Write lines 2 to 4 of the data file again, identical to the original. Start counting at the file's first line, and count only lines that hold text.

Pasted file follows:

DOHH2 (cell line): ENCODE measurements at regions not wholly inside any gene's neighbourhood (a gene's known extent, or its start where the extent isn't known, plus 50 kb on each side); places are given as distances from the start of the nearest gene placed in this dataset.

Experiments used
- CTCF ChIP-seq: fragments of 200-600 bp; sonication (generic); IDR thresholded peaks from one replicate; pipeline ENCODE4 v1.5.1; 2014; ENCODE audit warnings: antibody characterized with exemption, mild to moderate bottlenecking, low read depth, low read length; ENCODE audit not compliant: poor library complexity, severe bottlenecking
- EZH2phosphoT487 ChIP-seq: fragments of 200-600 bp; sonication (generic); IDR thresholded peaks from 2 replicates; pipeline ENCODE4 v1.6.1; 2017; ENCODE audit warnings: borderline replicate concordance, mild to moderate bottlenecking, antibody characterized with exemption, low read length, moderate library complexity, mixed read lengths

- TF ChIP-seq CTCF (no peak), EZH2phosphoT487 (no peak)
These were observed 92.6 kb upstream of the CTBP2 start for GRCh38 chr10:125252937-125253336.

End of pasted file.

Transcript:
Experiments used
- CTCF ChIP-seq: fragments of 200-600 bp; sonication (generic); IDR thresholded peaks from one replicate; pipeline ENCODE4 v1.5.1; 2014; ENCODE audit warnings: antibody characterized with exemption, mild to moderate bottlenecking, low read depth, low read length; ENCODE audit not compliant: poor library complexity, severe bottlenecking
- EZH2phosphoT487 ChIP-seq: fragments of 200-600 bp; sonication (generic); IDR thresholded peaks from 2 replicates; pipeline ENCODE4 v1.6.1; 2017; ENCODE audit warnings: borderline replicate concordance, mild to moderate bottlenecking, antibody characterized with exemption, low read length, moderate library complexity, mixed read lengths